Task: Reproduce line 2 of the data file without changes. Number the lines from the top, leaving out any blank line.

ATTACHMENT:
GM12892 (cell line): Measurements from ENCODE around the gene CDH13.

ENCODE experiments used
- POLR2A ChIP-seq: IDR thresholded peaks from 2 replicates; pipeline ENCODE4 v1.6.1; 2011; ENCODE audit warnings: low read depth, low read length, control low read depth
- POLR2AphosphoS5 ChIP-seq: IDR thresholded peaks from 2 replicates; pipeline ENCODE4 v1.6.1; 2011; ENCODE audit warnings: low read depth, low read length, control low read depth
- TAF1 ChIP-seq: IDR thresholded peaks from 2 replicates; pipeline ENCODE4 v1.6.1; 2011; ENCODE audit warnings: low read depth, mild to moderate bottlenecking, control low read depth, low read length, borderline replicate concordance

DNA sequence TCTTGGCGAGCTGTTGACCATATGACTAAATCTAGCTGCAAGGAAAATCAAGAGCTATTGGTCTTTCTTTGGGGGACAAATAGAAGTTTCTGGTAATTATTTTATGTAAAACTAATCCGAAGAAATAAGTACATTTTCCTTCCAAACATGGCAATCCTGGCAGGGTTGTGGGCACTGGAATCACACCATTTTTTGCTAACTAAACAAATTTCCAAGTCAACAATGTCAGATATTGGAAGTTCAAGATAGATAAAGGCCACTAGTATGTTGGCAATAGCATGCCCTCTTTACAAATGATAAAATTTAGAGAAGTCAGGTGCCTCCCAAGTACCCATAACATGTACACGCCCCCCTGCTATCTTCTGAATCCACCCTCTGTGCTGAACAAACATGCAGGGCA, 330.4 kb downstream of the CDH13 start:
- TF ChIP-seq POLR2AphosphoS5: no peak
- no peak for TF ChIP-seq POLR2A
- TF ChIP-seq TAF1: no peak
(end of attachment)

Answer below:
ENCODE experiments used